Armenian Culture, Science and Education Development Foundation

100 years after Armenian Genocide, photographer brings survivors into the light

Markosyan (3)

The prestigious huffingtonpost.com referred to Armenian photographer Diana Markosyan’s photo project dedicated to the 100th anniversary of the Armenian Genocide. This year’s centennial of the tragic events has made historians, writers and artists to revisit again the past, remembering massacres and deportations of Armenians carried out by the Ottomans beginning in 1915. Exhibitions around the world have revealed many archive materials exploring Armenian culture and the aftermath of the genocide.

Diana Markosian, an Armenian-American photographer whose work includes topics about the life of young Muslim girls in Chechnya and the legacy of Virgin Mary.

Her project “1915” currently is exhibited at New York University’s Hagop Kevorkian Center for Near Eastern Studies. The project refers to three living genocide survivors who virtually going through the live they left behind, thinking about their loss. In October 2014 Markosian set out to find genocide survivors residing in Armenia. She met 10 survivors, but only 3 of them had fresh memories about their lives before the genocide took place. Markosian traveled back to the sites they fled from but which they still remembered. In an attempt to retrieve pieces of their lost homelands, she brought back mural-sized panels capturing potent landscapes from Turkey and displayed them in the places these survivors now live.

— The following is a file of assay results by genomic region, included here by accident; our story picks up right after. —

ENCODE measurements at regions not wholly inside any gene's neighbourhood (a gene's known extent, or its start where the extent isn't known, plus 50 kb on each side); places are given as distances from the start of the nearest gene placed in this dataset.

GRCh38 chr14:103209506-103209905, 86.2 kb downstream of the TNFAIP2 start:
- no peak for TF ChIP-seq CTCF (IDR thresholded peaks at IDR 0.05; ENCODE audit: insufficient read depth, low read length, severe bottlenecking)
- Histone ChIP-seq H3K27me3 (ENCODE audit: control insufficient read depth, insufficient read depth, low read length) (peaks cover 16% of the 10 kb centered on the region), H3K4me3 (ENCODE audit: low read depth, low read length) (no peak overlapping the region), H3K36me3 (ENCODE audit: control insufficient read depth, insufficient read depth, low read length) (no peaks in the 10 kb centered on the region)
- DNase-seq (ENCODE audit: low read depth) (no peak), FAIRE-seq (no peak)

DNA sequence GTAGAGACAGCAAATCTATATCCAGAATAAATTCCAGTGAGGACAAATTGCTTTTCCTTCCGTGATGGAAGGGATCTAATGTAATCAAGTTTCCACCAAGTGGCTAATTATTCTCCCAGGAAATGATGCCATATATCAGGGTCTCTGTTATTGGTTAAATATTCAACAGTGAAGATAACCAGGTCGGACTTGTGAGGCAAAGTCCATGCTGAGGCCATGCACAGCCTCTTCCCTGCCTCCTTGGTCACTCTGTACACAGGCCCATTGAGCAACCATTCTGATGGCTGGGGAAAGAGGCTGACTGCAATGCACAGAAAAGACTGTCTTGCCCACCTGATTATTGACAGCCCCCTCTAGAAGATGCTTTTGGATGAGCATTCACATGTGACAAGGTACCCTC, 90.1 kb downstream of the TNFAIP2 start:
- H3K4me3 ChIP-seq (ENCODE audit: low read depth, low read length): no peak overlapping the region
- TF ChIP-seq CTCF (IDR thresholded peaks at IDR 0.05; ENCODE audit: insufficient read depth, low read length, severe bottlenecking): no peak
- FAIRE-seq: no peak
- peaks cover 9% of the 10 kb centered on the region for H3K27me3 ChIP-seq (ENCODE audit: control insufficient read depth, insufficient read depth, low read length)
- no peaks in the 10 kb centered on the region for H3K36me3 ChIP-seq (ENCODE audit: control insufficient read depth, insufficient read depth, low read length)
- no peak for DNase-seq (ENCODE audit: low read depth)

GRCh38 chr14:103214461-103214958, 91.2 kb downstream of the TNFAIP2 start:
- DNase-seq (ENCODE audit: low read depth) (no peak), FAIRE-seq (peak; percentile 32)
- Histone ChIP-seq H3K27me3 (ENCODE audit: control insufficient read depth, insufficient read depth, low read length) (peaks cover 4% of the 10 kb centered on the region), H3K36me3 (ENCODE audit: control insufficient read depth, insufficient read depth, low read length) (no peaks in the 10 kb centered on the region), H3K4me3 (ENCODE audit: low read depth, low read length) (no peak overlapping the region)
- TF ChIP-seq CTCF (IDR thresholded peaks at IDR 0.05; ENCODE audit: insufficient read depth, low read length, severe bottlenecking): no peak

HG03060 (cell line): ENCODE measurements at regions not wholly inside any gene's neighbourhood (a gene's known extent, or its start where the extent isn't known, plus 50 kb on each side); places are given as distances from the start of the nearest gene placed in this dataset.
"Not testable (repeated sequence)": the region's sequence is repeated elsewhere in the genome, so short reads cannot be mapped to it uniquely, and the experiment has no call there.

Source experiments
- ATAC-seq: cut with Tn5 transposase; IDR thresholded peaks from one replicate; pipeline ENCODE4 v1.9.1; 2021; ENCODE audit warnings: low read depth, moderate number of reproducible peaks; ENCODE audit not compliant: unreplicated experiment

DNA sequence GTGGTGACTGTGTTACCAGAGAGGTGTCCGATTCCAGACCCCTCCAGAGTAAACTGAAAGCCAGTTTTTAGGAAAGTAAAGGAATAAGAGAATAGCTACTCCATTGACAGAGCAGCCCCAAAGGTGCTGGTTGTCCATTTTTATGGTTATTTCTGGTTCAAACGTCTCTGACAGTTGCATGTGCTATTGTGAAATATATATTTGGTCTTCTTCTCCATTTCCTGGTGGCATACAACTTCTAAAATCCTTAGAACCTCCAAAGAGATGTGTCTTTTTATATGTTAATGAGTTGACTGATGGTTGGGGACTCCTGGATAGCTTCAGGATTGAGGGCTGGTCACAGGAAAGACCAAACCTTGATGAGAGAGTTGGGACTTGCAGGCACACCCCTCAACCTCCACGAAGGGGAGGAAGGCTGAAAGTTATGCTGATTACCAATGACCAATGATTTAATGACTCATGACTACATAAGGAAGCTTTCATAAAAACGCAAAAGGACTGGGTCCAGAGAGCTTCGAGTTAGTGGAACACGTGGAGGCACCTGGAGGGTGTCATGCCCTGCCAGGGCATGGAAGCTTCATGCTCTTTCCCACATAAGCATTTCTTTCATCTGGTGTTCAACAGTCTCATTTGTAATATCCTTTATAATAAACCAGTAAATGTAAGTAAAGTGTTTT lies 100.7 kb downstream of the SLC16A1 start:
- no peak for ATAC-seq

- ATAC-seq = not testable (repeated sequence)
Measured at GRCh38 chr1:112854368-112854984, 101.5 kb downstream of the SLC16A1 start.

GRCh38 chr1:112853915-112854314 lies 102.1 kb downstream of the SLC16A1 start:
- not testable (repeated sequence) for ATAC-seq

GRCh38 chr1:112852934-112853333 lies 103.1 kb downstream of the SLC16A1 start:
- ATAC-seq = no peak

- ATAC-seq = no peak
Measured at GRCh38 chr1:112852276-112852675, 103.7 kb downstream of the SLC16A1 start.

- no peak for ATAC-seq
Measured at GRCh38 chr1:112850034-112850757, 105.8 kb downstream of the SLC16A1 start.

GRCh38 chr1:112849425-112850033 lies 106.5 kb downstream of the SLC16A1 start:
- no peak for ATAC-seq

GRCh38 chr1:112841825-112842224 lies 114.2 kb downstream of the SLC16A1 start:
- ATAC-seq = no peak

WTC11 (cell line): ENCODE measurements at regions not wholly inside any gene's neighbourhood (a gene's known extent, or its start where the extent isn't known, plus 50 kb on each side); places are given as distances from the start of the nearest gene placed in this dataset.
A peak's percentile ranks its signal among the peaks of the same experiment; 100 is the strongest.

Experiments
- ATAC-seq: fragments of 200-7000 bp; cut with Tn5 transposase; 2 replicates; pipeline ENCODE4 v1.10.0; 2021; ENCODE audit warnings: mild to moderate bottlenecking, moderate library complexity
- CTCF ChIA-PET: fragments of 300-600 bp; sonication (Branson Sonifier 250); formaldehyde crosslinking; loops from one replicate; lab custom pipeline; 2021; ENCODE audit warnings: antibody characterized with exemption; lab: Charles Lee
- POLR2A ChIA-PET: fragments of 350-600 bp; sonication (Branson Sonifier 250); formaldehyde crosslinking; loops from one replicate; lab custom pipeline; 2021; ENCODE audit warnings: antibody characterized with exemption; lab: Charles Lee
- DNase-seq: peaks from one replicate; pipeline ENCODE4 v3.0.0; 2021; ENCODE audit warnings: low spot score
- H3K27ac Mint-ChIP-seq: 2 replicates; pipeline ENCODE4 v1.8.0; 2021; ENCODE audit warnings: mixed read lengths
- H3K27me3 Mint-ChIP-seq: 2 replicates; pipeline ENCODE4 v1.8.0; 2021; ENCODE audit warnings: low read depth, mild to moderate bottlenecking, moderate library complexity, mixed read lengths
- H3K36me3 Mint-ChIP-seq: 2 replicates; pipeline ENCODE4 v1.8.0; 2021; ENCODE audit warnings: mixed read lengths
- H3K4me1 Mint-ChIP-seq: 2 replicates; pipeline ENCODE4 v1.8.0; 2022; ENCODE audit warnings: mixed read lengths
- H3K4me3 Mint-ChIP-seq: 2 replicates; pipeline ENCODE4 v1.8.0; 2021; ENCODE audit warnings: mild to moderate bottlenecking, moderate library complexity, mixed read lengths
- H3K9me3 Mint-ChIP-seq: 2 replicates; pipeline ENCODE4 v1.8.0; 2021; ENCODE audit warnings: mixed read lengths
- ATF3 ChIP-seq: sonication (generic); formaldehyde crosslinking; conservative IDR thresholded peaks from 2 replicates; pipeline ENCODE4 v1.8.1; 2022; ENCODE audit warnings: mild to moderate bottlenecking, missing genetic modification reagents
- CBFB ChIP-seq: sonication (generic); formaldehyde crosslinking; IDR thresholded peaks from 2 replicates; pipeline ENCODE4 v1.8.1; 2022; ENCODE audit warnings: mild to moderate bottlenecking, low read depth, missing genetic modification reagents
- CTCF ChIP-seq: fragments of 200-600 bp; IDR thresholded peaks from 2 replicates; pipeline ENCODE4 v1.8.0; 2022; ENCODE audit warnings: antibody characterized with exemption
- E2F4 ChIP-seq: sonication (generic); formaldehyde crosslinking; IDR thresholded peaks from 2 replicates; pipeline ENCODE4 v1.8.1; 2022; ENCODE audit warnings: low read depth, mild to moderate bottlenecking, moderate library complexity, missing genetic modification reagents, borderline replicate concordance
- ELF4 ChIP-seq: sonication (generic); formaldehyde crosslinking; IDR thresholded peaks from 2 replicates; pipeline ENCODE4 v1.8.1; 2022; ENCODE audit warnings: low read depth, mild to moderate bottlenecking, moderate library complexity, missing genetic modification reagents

When Haneshyan, who is now 105 years old, looked at the photograph of his childhood home, “he paused and then started dancing towards this image,” Markosian recounts. It was the very moment the photographer hoped to capture when embarking on this project.
She went on to photograph all three survivors encountering the images from their past. “They’ve been in exile and a century later can see and still recognize their homes,” noted Markosyan.

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